The triplet repeat expansion apparently disrupts the normal assembly of amino acids into proteins, greatly reducing the amount of frataxin that is produced. Research suggests that without a normal level of frataxin, certain cells in the body (especially brain, spinal cord, and muscle cells) cannot manage the normal amounts of "oxidative stress" which the mitochondria, the energy-producing power plants of cells, produce. This clue to the possible cause of Friedreich's ataxia came after scientists conducted studies using a yeast protein with a chemical structure similar to human frataxin. They found that the shortage of this protein in the yeast cell led to a toxic buildup of iron in the cell's mitochondria. When the excess iron reacted with oxygen, free radicals were produced. Although free radicals are essential molecules in the body's metabolism, they can also destroy cells and harm the body. Research continues on this subject (see section on "What research is being done?").

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    Can Friedreich's ataxia be cured or treated?

    As with many degenerative diseases of the nervous system, there is currently no effective cure or treatment for Friedreich's ataxia. However, many of the symptoms and accompanying complications can be treated to help patients maintain optimal functioning as long as possible. Diabetes, if present, can be treated with diet and medications such as insulin, and some of the heart problems can be treated with medication as well. Orthopedic problems such as foot deformities and scoliosis can be treated with braces or surgery. Physical therapy may prolong use of the arms and legs. Scientists hope that recent advances in understanding the genetics of Friedreich's ataxia may lead to breakthroughs in treatment.

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    What services are useful to Friedreich's ataxia patients and their families?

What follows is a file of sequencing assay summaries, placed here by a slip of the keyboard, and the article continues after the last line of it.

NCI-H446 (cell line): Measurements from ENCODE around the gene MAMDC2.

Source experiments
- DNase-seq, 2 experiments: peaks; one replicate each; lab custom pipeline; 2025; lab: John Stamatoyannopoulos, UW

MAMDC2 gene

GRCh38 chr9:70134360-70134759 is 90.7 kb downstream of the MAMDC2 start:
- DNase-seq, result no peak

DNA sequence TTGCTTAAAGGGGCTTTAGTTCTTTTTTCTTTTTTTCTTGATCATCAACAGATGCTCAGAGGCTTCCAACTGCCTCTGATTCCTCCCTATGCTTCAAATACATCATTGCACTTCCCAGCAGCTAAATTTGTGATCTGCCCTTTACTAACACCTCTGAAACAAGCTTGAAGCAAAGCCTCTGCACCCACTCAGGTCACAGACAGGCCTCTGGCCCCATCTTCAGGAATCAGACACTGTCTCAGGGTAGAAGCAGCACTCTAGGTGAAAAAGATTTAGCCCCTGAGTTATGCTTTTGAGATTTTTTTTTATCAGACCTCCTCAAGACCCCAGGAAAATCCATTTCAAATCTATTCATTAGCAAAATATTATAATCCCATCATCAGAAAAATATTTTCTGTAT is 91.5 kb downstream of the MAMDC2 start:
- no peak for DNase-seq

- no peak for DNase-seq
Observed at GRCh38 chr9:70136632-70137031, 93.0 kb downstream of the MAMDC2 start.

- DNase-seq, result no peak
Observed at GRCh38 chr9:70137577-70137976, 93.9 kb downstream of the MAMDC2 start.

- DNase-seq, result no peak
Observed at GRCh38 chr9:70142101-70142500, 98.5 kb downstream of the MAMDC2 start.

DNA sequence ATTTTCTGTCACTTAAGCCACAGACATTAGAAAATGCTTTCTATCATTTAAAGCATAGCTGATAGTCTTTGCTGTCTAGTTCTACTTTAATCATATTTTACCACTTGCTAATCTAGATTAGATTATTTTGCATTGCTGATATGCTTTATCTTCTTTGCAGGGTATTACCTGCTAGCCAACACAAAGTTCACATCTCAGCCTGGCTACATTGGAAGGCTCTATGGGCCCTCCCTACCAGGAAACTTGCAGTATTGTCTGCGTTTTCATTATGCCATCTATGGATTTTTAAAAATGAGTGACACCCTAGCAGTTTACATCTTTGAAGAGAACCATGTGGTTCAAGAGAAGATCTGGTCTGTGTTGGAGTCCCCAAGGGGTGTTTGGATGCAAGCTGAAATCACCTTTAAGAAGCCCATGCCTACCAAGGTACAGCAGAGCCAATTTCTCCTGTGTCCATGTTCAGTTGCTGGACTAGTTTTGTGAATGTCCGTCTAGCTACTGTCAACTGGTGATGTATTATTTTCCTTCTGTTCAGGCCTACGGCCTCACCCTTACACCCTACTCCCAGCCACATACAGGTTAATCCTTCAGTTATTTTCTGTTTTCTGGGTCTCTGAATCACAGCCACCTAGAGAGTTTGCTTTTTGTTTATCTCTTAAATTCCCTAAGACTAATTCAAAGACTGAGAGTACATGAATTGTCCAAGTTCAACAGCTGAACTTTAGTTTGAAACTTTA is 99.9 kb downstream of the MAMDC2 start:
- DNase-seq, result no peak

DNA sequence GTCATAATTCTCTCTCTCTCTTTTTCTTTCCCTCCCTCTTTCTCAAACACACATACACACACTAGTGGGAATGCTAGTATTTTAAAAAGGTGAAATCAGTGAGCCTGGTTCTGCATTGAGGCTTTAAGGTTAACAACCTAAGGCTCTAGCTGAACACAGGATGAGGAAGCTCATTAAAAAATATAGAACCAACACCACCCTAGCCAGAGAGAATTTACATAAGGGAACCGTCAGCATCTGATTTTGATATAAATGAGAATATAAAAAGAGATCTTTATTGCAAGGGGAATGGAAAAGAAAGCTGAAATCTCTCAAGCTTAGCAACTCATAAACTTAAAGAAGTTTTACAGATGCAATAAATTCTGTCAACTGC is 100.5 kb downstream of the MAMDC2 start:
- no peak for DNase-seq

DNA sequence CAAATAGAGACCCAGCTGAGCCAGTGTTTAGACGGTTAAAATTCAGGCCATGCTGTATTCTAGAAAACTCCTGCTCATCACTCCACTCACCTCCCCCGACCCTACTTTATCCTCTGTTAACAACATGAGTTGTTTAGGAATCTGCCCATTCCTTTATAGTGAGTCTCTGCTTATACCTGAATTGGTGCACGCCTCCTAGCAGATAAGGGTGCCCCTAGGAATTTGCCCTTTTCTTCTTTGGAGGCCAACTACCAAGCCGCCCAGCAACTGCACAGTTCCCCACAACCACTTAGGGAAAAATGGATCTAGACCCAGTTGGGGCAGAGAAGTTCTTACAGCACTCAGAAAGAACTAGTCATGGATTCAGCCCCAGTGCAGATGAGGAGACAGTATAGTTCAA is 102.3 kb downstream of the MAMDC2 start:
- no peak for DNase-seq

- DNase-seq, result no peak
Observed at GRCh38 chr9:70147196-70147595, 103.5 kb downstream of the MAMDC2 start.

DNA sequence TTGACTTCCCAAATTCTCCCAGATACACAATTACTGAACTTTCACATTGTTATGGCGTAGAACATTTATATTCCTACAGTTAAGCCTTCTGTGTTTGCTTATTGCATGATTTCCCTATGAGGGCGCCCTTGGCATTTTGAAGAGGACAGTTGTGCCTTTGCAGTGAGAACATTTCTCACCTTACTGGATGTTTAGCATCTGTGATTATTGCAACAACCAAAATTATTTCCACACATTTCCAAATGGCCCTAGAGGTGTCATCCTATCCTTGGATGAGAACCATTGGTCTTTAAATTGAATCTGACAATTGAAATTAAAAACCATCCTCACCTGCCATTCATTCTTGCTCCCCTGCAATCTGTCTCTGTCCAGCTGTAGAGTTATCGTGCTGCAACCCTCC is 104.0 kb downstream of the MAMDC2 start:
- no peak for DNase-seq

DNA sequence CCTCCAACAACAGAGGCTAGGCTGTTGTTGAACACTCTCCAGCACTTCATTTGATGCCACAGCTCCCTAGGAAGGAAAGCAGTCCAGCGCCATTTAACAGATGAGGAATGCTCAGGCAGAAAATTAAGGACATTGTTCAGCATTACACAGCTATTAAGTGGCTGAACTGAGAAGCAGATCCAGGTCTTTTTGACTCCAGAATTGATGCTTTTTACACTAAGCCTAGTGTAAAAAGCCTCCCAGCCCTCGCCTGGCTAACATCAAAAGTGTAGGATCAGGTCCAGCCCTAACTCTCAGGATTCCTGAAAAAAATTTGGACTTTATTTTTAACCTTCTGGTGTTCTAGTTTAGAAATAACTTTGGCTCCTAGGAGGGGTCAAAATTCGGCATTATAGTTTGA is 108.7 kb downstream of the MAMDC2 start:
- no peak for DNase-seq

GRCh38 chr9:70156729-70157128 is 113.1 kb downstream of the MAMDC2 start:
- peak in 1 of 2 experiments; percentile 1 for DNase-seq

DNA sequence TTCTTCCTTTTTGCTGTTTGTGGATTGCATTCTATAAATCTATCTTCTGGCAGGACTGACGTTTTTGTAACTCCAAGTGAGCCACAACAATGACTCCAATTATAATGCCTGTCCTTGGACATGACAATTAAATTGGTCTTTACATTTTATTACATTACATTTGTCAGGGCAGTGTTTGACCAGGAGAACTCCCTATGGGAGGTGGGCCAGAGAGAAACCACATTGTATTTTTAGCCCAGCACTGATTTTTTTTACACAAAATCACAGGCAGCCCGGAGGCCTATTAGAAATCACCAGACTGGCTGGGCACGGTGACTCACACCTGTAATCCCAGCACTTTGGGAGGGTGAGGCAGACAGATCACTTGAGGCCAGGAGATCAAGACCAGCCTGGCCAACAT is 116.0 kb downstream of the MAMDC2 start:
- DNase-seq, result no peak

Genetic testing is available at some specialized laboratories and can assist with clinical diagnosis, prenatal diagnosis, and carrier status determination. Genetic counselors can help explain how Friedreich's ataxia is inherited and its effect on the patient and the family. Psychological counseling and support groups for people with genetic diseases may also help patients and their families cope with the disease.

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    What research is being done?

    Within the Federal government the National Institute of Neurological Disorders and Stroke (NINDS), a component of the National Institutes of Health (NIH), has primary responsibility for sponsoring research on neurological disorders. As part of this mission, the NINDS conducts research on Friedreich's ataxia and other forms of inherited ataxias at its facilities at the NIH and supports additional studies at medical centers throughout the United States.

    Researchers are optimistic that they will soon be closer to understanding the causes of the disease, which will assist in the diagnosis of patients, aid those who counsel families, and eventually help scientists develop effective treatments and prevention strategies for Friedreich's ataxia.